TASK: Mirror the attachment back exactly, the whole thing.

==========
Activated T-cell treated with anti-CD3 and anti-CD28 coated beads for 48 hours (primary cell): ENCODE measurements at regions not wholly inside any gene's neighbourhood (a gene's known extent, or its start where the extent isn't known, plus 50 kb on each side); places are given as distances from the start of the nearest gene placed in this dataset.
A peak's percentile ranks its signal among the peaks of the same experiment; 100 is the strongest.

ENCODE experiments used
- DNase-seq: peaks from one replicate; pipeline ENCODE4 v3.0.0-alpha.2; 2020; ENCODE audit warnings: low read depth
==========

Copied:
Activated T-cell treated with anti-CD3 and anti-CD28 coated beads for 48 hours (primary cell): ENCODE measurements at regions not wholly inside any gene's neighbourhood (a gene's known extent, or its start where the extent isn't known, plus 50 kb on each side); places are given as distances from the start of the nearest gene placed in this dataset.
A peak's percentile ranks its signal among the peaks of the same experiment; 100 is the strongest.

ENCODE experiments used
- DNase-seq: peaks from one replicate; pipeline ENCODE4 v3.0.0-alpha.2; 2020; ENCODE audit warnings: low read depth